Kyler Murray expected to play under center more, in shotgun less
New Cardinals head coach Jonathan Gannon made it a point during his introduction that quarterback Kyler Murray was not a deterrent but a reason he took the Arizona head-coaching job.
The former Philadelphia Eagles defensive coordinator believes his background can offer a new perspective to bring something new out of the quarterback.
In NBC Sports’ Peter King’s latest Monday Morning QB column, Gannon laid out the first major hint about what changes to the Arizona offense will be coming in 2023.
Murray will leave Kliff Kingsbury’s Air Raid style attack and line up under center far more often.
“I think we can take him to another level and unleash his full skill set,” Gannon told King. “We’re not gonna put him in gun all the time, I’ll tell you that. We’ll have two significant offenses with his skill set: one being under center and one being in the gun. Then obviously, we’re gonna do what’s comfortable with him. The way to take pressure off the quarterback and the O-line is to put him under center at times. That’s the missing piece I thought they had with Kyler.
“They were in gun all the time. When you’re in gun all the time, you don’t make the defense defend certain play types. Now, when you get him under center, the defense has to defend a lot more type of play types. So there’s really two offenses I see us using.”
NextGenStats has the Cardinals lining up Murray in shotgun 92% of the time dating back to 2020, which was the second-highest rate behind Philadelphia’s Jalen Hurts.
Early on in his tenure as coach, Kingsbury faced questions about his preference for formations out of shotgun.
Following a preseason game of Murray’s and Kingsbury’s rookie year in 2019, the head coach couldn’t explain why some coaches prefer to take a snap under center.
“Your guess is as good as mine,” Kingsbury said. “I don’t know. Somebody would have to explain that one to me, but I don’t know. I can’t tell you. There are certain plays where we may feel the mesh point for the running back (is better) or it’s more a down-hill path, things of that nature — if we needed to hit quicker. But other than that, certain people have different opinions.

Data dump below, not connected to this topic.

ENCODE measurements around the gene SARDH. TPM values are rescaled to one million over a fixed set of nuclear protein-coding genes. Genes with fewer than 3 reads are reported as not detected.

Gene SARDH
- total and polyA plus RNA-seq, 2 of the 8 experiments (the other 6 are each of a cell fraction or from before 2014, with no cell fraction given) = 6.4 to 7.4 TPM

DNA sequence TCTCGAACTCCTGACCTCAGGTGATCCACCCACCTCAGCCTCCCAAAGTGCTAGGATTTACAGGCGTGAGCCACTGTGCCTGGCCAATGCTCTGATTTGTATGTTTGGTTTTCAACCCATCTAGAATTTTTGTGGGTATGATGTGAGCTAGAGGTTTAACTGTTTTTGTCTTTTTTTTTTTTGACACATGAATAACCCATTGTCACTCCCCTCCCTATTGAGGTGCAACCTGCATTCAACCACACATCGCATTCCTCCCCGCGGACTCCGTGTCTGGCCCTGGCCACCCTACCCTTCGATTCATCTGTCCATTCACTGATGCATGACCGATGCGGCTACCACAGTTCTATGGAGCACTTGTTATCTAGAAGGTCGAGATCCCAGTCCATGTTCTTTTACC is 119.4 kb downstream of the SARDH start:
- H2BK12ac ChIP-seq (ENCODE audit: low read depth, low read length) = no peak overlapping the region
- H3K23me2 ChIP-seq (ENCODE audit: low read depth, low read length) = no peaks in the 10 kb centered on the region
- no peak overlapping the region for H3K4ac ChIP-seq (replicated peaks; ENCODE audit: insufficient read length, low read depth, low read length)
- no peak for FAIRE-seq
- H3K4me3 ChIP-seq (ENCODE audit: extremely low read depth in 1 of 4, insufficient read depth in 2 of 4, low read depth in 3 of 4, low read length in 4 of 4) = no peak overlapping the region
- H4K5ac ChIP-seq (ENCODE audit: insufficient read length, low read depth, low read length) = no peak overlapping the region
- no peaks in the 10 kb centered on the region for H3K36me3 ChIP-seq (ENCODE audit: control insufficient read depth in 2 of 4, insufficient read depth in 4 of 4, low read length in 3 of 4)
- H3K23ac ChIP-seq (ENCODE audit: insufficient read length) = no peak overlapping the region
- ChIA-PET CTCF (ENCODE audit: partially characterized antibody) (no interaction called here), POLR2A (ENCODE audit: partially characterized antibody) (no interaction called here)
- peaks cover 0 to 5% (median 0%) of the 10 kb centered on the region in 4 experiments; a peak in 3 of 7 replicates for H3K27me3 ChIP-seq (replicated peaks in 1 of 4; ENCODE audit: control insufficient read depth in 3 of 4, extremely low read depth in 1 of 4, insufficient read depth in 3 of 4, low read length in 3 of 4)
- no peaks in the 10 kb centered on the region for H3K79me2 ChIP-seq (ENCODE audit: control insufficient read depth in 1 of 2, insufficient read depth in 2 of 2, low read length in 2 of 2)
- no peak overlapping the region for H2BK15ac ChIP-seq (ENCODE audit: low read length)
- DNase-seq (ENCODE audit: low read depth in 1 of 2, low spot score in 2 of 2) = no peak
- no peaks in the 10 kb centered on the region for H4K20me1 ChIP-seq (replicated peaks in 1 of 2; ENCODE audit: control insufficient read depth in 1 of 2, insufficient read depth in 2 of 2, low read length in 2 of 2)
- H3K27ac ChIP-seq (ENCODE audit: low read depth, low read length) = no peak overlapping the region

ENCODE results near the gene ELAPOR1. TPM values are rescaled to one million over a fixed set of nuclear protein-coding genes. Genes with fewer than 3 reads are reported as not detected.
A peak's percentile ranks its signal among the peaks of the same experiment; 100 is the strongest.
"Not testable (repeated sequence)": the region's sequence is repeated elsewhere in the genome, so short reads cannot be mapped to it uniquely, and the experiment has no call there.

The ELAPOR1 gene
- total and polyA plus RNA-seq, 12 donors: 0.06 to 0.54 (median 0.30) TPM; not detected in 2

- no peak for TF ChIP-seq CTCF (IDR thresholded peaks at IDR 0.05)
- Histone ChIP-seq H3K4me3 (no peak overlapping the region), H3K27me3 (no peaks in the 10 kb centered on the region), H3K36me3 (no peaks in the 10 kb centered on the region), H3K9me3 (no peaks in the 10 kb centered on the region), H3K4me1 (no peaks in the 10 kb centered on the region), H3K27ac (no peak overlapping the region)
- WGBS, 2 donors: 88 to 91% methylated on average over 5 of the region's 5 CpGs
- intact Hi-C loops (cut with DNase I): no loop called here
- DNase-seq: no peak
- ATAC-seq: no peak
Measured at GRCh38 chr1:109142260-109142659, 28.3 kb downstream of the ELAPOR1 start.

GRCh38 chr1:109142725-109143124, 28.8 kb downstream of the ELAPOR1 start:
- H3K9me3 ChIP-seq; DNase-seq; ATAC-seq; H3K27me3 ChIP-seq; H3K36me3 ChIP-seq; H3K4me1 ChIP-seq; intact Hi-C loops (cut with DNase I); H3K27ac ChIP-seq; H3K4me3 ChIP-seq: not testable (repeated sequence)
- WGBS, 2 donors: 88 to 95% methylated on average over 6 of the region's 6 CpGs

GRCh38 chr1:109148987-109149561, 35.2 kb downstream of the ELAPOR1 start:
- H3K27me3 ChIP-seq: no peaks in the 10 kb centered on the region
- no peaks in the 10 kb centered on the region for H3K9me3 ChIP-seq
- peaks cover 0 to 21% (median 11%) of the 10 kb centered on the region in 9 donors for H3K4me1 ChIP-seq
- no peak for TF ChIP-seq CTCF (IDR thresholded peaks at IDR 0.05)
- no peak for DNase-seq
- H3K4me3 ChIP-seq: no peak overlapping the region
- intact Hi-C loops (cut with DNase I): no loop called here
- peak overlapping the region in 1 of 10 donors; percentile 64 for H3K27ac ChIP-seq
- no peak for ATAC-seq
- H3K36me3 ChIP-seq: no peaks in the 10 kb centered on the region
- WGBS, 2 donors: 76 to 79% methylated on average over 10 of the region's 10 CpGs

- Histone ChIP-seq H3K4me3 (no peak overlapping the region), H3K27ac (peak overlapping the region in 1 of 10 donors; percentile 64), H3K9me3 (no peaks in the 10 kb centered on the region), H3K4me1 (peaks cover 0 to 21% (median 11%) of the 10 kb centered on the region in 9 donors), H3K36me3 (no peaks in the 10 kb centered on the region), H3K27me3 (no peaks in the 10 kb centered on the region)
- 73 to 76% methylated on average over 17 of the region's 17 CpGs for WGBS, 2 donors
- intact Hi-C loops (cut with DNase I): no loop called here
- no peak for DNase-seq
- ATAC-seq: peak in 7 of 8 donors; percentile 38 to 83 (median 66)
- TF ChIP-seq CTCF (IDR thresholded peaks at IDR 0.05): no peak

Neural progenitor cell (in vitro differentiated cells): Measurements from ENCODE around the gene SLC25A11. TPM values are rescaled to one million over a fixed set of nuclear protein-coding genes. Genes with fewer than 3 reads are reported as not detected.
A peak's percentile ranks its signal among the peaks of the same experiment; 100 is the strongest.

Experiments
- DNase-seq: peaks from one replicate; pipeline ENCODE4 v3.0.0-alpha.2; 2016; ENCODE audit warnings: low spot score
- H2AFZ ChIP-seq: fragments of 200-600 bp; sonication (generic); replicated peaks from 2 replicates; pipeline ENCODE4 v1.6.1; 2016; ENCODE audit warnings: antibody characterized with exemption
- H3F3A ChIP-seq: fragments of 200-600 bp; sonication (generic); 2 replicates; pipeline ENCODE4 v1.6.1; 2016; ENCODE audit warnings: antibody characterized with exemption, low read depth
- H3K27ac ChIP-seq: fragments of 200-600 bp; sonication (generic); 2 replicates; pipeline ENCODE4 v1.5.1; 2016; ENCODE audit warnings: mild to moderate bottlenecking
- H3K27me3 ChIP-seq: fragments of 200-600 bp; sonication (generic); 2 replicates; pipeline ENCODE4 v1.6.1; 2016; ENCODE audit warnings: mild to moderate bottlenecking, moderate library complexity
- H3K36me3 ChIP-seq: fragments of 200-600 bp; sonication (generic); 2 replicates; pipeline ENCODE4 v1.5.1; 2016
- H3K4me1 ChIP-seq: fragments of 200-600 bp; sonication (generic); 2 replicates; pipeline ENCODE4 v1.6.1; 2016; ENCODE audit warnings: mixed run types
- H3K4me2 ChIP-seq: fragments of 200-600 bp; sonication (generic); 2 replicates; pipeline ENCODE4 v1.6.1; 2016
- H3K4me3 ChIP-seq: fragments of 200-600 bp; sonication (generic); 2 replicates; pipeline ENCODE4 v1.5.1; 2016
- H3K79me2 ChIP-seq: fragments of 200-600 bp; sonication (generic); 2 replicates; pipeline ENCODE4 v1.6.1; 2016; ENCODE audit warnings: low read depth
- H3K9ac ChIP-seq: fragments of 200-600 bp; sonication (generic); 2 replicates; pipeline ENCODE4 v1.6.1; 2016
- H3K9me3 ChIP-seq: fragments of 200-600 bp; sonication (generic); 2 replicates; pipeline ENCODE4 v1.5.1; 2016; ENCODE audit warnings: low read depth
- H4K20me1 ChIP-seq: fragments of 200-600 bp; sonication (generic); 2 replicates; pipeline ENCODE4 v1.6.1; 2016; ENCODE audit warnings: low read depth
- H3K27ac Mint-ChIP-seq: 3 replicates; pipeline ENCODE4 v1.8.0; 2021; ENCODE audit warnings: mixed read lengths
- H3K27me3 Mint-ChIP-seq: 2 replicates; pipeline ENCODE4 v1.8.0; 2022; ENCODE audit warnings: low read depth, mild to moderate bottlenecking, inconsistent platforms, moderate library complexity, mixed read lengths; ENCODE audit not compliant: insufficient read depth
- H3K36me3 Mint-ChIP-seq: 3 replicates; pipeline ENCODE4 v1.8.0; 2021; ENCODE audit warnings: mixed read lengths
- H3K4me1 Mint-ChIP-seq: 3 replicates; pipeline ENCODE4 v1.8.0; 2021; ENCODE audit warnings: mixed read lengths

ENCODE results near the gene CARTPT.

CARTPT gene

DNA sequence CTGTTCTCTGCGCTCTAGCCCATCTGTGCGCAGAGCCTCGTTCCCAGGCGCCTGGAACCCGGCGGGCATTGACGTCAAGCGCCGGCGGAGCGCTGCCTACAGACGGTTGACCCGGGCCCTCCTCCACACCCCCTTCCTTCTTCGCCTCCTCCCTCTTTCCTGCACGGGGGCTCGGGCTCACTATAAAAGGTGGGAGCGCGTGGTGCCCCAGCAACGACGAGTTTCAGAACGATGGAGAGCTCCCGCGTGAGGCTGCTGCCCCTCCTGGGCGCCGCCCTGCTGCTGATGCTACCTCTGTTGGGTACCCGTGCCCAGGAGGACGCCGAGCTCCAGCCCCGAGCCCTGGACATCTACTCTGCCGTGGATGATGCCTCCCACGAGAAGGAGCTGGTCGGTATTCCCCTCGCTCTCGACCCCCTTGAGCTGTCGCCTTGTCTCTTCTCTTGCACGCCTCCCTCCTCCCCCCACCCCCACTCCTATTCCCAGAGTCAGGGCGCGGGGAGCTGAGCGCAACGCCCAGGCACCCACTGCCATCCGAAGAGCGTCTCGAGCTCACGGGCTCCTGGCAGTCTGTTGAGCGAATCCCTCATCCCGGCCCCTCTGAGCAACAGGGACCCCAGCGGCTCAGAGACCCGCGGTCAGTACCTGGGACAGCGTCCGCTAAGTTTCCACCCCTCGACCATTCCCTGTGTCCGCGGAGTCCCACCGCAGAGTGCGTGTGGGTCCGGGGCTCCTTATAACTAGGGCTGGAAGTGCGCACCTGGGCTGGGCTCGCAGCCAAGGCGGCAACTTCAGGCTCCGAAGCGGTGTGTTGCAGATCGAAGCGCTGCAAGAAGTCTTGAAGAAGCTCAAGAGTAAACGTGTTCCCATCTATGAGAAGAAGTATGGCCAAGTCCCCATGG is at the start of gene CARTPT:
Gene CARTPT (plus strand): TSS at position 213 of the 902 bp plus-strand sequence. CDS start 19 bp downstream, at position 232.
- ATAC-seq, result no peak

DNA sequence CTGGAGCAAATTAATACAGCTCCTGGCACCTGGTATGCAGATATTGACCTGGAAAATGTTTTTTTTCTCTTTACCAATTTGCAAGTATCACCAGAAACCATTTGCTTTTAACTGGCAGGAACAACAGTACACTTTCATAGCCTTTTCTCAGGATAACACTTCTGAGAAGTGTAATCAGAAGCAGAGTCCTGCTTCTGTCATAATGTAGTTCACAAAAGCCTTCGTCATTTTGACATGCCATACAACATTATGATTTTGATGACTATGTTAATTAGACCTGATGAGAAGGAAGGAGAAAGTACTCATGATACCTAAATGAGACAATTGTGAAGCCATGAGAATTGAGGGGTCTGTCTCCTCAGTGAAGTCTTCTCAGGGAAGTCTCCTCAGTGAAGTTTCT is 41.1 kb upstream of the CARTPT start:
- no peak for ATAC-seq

“I don’t think anything’s ever been proven to be right or wrong when it comes to that.”
In 2011, only a single team worked out of the gun greater than 60% of the time.
Obviously, there’s been a league-wide shift. The NFL has trended toward Kingsbury’s thinking.
Last year, Murray, Hurts and Cincinnati’s Joe Burrow led the NFL in shotgun snap percentages all above 92%. Hurts and Burrow, of course, were on teams that reached the conference championship games in the postseason.
But even an ardent shotgun believer like Kingsbury can agree there are some challenges under-center snaps might generate for opposing defenses.
The Cardinals under Kingsbury used heavy goalline packages to deceive defenses and open up bootlegs for Murray to use his legs with regularity, though there is surely more of a true passing offense that could build on that little-used gimmick.
1st Overall with a nice TD
Kyler Murray scrambles to the house on 4th & 2#Cardinals 7#Bengals 3 pic.twitter.com/KKx4LNttRt
— Official Bookmaker (@bookmaker_eu) October 6, 2019
Need this back in my life pic.twitter.com/BdENVayidP
— Certified Doboy ✞︎ 🥋 🇦🇷 ❼ (@cardinalsburner) February 20, 2023
Kyler Murray, BOOTLEG.
And Jeff Okudah is a terrific run defender in these situations, but Murray’s agility in a 1v1 defies logic.
— Dion Caputi (@nfldraftupdate) September 27, 2020